Murder & Wonder

Michael Metzger

Katie Mason was a nine-year girl visiting a Connecticut summer fair with several of her playmates. Her mother, Joan, briefly left Katie with the other mothers as she crossed the road toward a concession stand. Just then she heard a commotion behind her…

People were scattering in all directions, trying to get away from a large, disheveled man who stood over a fallen little girl, his outstretched right arm pummeling furiously away at her. Even through the haze of her frozen incomprehension, Joan knew instantly that the child lying on her side at the crazed man’s feet was Katie. At first, she saw only the arm, then realized all at once that in its hand was a clutched bloody object. It was a hunting knife, about seven inches long.1

Freeze that frame and now picture a middle-aged Nazarene woman living shortly after the lifetime of Jesus. She finds her way into a newly formed assembly celebrating the wondrous birth of Jesus. She hears the story and slowly does the horrible math – this “wondrous” event is the reason why her two-year old infant son was bludgeoned to death thirty-two years earlier. The birth of Jesus occasioned the death of dozens of innocent boys by a paranoid schizophrenic named Herod.2 Where is the wonder in that? The clues were discovered in the 20th century, in murders like Katie Mason’s.

Dr. Sherwin Nuland teaches surgery and the history of medicine of Yale University. In his book How We Die, Nuland recounts the stabbing of Katie Mason in a heart-wrenching chapter titled “Murder and Serenity.” Katie did not miraculously survive the paranoid schizophrenic’s knife repeatedly entering her face and upper body. She died of acute hemorrhage leading to hypovolemic shock. Nuland, however, glimpses something wonderful – even though the murder is horrific and he’s a confirmed skeptic toward God.

As the crazed attacker was pulled off Katie, the mother rushed forward to take her daughter in her arms. “Katie, Katie” was all she could coo to the cradled babe. “The child’s neck and head were covered in blood and her dress was soaked in it,” writes Nuland, “but her eyes were clear.” Katie died “in a state of apparent tranquility and release, an appearance of surprise” – not horror. This is the same surprising impression Katie’s mom later recorded in her diary.

She was gazing at me and beyond me, and there was a warm feeling in me. I spoke her name a few times and told her I loved her. And then I knew I had to take her to a safe place – I had to get her way from this man, but it was already too late. I carried her that way for a short distance, and then I thought, What am I doing? Where am I taking her? I got down on my knees and very gently put her down…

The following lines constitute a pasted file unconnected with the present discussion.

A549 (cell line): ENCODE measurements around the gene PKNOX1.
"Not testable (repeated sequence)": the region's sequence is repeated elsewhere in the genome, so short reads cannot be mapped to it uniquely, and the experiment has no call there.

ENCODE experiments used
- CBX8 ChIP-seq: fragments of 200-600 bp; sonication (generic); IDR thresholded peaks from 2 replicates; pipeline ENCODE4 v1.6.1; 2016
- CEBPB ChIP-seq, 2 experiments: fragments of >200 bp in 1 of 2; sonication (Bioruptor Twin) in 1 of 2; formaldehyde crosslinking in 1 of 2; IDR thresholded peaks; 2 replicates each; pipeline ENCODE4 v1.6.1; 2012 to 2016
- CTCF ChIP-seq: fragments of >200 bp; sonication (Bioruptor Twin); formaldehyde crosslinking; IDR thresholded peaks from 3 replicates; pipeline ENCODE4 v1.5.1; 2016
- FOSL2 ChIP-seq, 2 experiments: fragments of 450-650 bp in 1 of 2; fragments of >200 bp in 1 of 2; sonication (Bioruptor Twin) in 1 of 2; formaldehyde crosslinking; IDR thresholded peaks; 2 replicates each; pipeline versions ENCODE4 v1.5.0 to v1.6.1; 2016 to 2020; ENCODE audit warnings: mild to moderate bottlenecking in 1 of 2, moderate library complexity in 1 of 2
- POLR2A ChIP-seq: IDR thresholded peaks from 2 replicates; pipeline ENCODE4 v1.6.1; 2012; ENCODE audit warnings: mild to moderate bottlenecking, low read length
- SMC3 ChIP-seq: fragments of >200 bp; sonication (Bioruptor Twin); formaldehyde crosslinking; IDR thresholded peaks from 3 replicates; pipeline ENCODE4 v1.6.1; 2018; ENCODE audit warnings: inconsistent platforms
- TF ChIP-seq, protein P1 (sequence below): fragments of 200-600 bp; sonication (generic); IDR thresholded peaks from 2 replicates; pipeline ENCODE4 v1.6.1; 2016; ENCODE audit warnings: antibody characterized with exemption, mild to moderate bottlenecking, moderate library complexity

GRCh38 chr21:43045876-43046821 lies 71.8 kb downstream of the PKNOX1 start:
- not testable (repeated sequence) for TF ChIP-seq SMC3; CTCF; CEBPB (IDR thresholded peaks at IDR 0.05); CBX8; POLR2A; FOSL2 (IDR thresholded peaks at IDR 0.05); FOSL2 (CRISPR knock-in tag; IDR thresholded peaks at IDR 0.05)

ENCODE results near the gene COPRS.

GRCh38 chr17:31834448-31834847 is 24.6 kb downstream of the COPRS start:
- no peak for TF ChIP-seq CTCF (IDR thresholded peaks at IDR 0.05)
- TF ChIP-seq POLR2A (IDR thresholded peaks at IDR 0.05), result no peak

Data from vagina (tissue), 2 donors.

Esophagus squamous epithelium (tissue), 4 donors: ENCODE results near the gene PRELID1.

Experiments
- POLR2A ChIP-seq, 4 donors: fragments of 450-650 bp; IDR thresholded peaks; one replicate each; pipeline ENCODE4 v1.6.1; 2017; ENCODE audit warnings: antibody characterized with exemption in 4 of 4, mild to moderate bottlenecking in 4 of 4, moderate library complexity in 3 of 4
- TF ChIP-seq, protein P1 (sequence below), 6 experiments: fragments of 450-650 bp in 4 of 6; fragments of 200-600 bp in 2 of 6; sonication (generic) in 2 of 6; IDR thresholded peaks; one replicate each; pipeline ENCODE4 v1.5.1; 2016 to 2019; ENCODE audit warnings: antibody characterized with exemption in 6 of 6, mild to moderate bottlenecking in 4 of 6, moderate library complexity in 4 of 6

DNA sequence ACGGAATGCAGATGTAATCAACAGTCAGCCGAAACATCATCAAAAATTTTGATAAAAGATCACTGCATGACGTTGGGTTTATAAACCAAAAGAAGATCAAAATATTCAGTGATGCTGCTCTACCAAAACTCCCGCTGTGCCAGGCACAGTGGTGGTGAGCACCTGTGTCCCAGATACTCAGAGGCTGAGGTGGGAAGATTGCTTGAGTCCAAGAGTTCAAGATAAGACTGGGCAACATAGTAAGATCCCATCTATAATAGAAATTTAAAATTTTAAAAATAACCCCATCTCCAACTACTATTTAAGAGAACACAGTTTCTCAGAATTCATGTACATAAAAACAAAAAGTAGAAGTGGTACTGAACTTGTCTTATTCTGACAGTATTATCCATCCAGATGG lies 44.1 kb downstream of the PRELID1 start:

When I had first gone to her, I saw some glimmer in her eyes, almost like some sort of recognition. There was no look of pain in her eyes, but instead it was a look of surprise… Do you know what it looked like? It looked like a release…

Joan Mason was describing what science has learned is the human body’s ability to self-generate endorphins – endogenous morphine – that create a sense of drowsiness and peace. Katie’s final moments on earth were filled with warmth and tranquility while gazing into her mother’s loving eyes; a horrible scene Nuland finds coupled with the wonder of the human body… and perhaps a God who created such a wondrous mechanism in humans.

I am neither the first to wonder about the mysterious ways in which God is thought to work His inscrutable will nor the source of the rumor that He may use chemicals to do it… As a confirmed skeptic, I am bound by the conviction that we must not only question all things but be willing to believe that all things are possible… Nothing would please me more than proof of His existence, and of a blissful afterlife, too.3

Faith, according to Louise Cowan, is the widening of imagination.4 Was it possible for a Nazarene mother who lost her son at Christmas to imagine Jesus’ birth as wondrous? The intertwining of wonder with murder vivifies the Christmas story, but only if we have a vivid imagination. It’s been said that the older we get, the harder it is to fill our hearts with wonder and imagination. If Christmas has become nothing more than jostling crowds, fighting mall traffic, checking off gift lists, and selecting which Christmas Eve service to attend, perhaps it’s time to renew our wonder at the idea that God invaded planet earth in human form. Jesus’ birth unleashed peace mixed with mayhem. Katie Mason’s murder and the Christmas story – and imagining all that transpired in the hidden recesses – might be the best way to explain the unimaginable wonders coupled with the unspeakable woes of our world. But we would need a renewed sense of wonder to ever imagine that.

1 Sherwin B. Nuland, How We Die: Reflections on Life’s Final Chapter, (New York: Knopf, 1994)
2 For the complete – and horribly tragic – story, see the Book of Matthew, chapter two.
3 Nuland, p.138
4 Louise Cowan is the former chairman of the English department and dean of the graduate school at the University of Dallas.


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One Comment

  1. @admin: I just have to say your site is the first I’ve come across this morning that doesn’t have spelling errors every other sentence. Thank you for taking the time to write something that doesn’t look like a 6th grader wrote. Sorry, just had to vent.

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